• Children this age tend to excel and flourish with a routine.

When to Contact the Pediatrician

Contact your child’s pediatrician if your child is showing any of the following signs or conditions:

  • Child is unable to use a spoon.
  • Child cannot imitate speech.
  • Child is unable to make eye contact.
  • Child does not notice things in his or her environment, such as birds, butterflies, or flowers.
  • Child seems unaware of when he or she is soiling, and has shown no interest in potty training by his or her third birthday.

Three to Five Years Old

There are many milestones in physical, emotional and learning development during the ages of three and five years of age. Each child is individual, and developmental milestones should not be compared. Children can reach milestones early or late.

Physical Milestones of a Three to Five Year Old

  • Child will be able to run, jump and climb.
  • Child will be able to hold smaller crayons and utensils with more ease.
  • Child will start to become a expert on tricycles.
  • Child will be able to stand on his or her tippy-toes.
  • Child will be able to dress himself or herself, and have the urge to do buttons and zippers.

Learning Milestones of a Three to Five Year Old

  • Child will start drawing shapes and letters with encouragement.
  • Child will start thinking of things outside of himself or herself. For instance, the child may learn that a particular object is meant for pool play, or that a certain kind of ball is meant to be kicked, thrown or hit.
  • Child loves to listen to stories, and can even memorize short parts of a book.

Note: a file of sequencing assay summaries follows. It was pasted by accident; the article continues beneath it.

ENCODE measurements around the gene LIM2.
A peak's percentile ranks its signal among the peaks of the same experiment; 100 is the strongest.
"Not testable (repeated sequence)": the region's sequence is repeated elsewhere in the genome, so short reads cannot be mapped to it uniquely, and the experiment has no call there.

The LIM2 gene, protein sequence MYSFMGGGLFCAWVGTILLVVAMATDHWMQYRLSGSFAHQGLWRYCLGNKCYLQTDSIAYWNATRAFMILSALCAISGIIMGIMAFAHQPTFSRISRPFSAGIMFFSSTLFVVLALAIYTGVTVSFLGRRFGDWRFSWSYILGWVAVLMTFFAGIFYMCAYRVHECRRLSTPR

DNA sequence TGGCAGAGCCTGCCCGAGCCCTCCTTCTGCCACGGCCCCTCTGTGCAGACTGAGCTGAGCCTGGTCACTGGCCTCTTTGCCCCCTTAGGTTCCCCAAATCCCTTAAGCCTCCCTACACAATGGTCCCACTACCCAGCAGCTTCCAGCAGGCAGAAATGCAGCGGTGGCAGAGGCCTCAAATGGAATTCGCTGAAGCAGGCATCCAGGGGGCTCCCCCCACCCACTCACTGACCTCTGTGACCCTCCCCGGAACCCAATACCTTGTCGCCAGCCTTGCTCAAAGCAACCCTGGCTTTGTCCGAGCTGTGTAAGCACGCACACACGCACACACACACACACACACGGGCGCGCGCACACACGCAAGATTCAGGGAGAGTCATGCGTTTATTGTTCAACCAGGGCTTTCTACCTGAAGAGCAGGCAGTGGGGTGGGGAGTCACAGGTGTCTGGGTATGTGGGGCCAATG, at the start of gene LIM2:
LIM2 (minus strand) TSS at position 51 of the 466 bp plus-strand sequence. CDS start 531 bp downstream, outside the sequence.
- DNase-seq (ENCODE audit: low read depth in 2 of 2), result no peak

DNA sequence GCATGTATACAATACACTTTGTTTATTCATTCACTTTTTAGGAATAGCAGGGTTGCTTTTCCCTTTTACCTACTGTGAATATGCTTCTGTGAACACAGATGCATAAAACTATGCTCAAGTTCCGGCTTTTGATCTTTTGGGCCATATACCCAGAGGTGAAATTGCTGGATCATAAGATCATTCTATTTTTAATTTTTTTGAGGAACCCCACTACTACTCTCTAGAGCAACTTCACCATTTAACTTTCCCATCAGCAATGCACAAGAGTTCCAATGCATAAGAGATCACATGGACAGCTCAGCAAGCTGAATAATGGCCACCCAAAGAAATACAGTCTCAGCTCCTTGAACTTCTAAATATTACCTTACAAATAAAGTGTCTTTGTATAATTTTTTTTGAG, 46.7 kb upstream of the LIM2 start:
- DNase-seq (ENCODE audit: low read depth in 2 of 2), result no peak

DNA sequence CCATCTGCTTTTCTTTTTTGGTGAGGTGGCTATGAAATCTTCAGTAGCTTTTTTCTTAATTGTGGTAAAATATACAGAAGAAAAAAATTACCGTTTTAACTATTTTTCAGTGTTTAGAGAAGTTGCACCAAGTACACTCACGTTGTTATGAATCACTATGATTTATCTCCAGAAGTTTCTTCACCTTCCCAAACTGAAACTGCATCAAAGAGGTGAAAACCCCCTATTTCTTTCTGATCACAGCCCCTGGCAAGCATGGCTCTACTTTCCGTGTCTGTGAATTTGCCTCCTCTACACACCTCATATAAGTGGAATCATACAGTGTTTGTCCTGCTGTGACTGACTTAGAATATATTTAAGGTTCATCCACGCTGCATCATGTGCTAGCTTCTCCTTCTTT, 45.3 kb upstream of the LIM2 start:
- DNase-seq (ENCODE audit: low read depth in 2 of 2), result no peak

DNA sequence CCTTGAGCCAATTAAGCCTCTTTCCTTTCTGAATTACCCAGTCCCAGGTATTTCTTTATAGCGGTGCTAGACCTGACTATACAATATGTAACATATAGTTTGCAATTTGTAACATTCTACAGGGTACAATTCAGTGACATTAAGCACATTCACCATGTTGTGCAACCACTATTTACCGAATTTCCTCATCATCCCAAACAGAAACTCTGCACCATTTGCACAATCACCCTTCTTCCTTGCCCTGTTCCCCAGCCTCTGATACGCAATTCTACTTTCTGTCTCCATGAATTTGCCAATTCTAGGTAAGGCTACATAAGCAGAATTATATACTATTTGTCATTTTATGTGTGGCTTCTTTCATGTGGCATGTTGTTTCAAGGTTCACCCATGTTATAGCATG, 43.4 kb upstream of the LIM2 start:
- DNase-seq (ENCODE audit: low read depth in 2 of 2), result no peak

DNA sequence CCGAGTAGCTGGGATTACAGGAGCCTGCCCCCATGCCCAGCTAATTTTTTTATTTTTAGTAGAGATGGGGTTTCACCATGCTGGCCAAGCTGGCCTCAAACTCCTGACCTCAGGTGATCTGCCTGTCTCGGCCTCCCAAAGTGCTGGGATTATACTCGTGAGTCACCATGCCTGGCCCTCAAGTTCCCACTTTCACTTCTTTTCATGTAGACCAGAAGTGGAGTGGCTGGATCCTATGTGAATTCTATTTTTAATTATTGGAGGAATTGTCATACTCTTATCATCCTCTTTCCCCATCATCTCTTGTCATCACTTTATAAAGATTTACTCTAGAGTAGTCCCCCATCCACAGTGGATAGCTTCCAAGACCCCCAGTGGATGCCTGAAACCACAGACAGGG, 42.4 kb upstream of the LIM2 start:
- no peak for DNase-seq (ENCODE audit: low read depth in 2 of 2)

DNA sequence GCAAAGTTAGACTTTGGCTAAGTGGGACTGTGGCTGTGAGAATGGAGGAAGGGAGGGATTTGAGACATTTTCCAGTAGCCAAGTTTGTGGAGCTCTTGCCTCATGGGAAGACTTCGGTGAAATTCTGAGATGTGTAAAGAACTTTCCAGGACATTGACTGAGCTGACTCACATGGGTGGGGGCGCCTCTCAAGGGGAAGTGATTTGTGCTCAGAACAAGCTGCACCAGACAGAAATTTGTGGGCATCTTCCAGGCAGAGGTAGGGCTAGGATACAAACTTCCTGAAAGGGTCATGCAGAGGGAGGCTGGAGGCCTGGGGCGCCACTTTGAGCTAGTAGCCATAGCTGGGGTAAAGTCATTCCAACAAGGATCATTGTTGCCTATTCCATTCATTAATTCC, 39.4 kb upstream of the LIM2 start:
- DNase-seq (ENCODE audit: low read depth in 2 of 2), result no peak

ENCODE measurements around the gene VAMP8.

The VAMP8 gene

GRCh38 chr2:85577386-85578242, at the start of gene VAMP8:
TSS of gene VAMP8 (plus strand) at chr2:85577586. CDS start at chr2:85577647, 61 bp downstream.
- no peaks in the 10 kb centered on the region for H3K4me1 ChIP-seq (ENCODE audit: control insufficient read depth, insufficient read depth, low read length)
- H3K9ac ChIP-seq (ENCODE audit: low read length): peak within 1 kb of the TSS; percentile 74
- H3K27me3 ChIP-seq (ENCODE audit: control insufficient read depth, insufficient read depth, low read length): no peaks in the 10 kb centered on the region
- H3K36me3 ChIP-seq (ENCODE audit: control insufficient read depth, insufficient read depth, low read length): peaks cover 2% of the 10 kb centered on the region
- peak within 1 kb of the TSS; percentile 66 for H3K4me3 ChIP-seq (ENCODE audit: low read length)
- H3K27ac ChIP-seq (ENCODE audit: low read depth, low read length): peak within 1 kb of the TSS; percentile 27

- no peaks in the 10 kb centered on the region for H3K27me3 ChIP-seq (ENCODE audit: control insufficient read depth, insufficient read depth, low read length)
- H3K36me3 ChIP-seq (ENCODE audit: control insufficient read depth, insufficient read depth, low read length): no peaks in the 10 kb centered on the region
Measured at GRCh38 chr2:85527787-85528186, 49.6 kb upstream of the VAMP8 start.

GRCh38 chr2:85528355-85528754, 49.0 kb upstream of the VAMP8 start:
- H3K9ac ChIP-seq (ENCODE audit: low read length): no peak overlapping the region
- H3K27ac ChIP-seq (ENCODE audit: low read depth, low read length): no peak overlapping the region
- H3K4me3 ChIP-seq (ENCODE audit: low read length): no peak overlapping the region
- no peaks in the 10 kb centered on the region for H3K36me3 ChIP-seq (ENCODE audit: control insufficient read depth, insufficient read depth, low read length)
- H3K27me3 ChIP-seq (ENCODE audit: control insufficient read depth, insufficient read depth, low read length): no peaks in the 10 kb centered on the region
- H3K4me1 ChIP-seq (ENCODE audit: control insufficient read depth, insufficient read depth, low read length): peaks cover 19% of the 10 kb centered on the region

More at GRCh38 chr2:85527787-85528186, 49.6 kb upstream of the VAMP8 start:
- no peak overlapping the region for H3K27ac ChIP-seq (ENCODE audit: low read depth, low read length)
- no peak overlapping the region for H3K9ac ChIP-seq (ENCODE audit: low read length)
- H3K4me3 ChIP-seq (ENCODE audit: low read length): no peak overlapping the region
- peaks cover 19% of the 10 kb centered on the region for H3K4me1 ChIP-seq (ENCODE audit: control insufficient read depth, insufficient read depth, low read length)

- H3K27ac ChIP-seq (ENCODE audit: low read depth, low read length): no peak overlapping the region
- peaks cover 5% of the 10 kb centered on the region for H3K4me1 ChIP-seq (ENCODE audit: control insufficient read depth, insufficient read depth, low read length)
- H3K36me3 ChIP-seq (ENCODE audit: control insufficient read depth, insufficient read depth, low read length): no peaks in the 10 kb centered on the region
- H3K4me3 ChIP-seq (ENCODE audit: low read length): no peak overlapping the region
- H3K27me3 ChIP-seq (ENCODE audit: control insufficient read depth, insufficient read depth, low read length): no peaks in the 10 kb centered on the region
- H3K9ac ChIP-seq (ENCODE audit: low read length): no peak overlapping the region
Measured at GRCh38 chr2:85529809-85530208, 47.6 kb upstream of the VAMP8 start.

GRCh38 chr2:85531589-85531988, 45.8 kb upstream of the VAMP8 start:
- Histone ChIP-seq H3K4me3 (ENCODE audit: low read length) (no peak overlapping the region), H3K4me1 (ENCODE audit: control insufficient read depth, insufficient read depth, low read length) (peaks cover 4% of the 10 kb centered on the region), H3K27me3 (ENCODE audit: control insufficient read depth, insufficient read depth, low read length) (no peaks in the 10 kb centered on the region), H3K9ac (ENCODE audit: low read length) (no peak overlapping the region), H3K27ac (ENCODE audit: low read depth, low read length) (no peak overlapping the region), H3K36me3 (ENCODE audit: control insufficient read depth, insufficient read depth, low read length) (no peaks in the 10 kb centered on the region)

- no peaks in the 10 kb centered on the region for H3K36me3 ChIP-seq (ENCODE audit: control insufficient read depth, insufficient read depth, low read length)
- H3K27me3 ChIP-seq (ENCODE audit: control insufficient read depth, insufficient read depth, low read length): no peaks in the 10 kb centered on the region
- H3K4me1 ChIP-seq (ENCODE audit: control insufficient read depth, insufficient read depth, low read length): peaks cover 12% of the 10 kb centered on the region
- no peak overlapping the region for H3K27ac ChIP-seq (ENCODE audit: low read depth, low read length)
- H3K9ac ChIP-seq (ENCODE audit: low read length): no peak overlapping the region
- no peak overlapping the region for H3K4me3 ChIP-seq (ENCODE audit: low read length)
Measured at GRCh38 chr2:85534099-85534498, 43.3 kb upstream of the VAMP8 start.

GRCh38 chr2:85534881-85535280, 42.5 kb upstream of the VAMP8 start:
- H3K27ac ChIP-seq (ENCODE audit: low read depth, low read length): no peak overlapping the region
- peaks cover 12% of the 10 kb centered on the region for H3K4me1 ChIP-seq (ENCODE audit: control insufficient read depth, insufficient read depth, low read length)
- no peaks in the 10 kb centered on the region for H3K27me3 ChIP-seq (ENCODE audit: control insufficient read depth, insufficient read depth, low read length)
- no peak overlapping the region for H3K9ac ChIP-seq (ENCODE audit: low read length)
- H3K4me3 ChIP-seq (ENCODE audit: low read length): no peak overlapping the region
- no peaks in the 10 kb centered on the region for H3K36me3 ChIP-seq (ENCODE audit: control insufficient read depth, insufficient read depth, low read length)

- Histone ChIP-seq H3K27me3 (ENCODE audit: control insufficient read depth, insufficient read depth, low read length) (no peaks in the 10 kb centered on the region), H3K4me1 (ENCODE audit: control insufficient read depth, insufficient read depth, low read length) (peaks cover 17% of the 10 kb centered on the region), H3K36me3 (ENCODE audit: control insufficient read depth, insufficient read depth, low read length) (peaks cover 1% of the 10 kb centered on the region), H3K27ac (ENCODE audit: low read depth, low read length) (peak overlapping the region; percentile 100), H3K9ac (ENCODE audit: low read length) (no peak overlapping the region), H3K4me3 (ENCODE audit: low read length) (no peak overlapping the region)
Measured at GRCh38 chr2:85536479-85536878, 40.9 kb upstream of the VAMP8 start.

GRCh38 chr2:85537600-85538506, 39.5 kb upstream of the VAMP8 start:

• Child may draw family members on paper.
  • Child will speak in sentences and know how to use plurals.

Emotional Milestones of a Three to Five Old

  • Child doesn’t get as frustrated as his or her vocabulary expands and he or she learns they can express thoughts, feelings and desires through speech.
  • Child starts to separate from caregivers and becomes more independent.
  • Child learns how to play with peers. Child learns the concept of taking turns, sharing and what is fair.
  • Child bonds with pets.
  • Child shows excitement over pending holidays.
  • Child is coming to know the difference between right and wrong on a small scale.
  • Child expresses love, or fear, of others openly.

When to Contact the Pediatrician

Contact your child’s pediatrician if your child is showing any of the following signs or conditions:

  • Child is unable to draw shapes or scribble on paper.
  • Child cannot speak in small sentences.
  • Child is not potty trained by four years of age, or has regressed.
  • Child is not able to run and jump.
  • Child cannot climb stairs with alternating feet.